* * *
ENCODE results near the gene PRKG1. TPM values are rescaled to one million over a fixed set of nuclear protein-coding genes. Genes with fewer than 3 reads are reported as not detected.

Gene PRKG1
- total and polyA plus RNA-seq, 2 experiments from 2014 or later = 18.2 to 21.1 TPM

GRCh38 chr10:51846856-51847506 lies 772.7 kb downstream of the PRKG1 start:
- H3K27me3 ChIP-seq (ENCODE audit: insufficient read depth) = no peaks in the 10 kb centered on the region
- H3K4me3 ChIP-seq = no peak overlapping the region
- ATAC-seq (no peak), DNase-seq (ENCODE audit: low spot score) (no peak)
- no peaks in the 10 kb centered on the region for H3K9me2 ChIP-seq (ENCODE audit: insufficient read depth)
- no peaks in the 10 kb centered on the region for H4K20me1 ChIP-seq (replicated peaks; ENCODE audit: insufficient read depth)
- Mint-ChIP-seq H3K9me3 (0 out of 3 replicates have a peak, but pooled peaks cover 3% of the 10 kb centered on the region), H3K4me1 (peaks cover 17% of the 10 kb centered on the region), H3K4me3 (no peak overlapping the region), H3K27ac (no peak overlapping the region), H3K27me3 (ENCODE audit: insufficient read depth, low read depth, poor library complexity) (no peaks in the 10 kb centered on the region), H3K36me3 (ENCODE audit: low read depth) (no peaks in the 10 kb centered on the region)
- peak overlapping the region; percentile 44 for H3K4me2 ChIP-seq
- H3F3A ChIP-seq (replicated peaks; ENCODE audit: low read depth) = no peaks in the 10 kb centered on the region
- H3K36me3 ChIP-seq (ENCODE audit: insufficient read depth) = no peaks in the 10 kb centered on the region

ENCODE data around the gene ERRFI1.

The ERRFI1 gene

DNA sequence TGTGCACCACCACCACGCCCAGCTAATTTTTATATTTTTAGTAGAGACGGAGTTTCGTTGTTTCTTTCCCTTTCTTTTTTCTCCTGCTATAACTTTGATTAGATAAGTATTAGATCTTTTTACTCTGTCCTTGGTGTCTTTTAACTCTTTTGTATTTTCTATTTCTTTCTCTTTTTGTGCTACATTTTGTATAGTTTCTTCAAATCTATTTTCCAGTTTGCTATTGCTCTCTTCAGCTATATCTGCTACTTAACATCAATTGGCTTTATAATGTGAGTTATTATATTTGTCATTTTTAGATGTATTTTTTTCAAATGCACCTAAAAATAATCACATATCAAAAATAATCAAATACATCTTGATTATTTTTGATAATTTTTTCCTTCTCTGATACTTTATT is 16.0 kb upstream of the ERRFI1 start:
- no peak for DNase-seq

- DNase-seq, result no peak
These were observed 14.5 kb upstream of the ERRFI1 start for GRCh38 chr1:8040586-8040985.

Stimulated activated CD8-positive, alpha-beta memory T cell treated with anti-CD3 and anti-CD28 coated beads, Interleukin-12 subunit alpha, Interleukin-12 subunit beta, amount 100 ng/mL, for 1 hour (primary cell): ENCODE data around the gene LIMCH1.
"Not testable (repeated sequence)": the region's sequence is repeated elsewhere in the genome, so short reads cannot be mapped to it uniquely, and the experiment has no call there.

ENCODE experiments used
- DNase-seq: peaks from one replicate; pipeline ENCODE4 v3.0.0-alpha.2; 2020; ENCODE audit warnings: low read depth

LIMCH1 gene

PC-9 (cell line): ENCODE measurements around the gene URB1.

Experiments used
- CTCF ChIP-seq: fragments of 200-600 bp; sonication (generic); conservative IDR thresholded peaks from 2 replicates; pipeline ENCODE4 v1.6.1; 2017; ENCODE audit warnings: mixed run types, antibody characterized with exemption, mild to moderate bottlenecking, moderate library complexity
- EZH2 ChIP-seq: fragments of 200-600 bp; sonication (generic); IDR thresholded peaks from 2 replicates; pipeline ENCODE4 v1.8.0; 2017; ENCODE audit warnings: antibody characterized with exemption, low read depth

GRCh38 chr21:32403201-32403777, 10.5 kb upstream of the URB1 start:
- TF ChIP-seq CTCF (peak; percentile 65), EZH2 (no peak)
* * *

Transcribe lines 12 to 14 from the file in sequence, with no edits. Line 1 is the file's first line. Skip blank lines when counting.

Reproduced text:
- H3F3A ChIP-seq (replicated peaks; ENCODE audit: low read depth) = no peaks in the 10 kb centered on the region
- H3K36me3 ChIP-seq (ENCODE audit: insufficient read depth) = no peaks in the 10 kb centered on the region

ENCODE data around the gene ERRFI1.